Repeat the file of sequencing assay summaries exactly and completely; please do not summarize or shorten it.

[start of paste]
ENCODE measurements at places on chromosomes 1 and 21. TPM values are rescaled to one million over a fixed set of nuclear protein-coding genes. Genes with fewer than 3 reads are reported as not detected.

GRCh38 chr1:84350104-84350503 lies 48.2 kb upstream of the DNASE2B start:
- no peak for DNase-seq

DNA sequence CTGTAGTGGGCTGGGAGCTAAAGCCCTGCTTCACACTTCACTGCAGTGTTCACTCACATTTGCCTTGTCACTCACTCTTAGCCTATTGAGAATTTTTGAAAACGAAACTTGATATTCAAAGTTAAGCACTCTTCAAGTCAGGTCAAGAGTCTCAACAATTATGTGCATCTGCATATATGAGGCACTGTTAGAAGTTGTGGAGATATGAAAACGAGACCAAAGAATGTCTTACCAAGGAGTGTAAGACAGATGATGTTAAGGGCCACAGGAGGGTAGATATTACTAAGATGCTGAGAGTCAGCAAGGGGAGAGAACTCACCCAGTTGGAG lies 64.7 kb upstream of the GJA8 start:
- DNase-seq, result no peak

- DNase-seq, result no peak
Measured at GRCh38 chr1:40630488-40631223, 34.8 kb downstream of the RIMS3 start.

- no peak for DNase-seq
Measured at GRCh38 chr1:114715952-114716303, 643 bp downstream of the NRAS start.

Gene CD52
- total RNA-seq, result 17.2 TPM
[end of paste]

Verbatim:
ENCODE measurements at places on chromosomes 1 and 21. TPM values are rescaled to one million over a fixed set of nuclear protein-coding genes. Genes with fewer than 3 reads are reported as not detected.

GRCh38 chr1:84350104-84350503 lies 48.2 kb upstream of the DNASE2B start:
- no peak for DNase-seq

DNA sequence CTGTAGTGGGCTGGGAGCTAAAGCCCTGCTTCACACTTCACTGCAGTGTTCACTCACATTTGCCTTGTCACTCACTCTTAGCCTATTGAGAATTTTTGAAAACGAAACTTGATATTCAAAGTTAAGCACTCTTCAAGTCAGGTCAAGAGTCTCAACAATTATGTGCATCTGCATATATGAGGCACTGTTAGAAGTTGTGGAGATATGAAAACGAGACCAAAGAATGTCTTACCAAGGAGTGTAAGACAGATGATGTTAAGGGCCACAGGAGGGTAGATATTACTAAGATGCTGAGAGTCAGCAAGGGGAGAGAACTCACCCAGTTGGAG lies 64.7 kb upstream of the GJA8 start:
- DNase-seq, result no peak

- DNase-seq, result no peak
Measured at GRCh38 chr1:40630488-40631223, 34.8 kb downstream of the RIMS3 start.

- no peak for DNase-seq
Measured at GRCh38 chr1:114715952-114716303, 643 bp downstream of the NRAS start.

Gene CD52
- total RNA-seq, result 17.2 TPM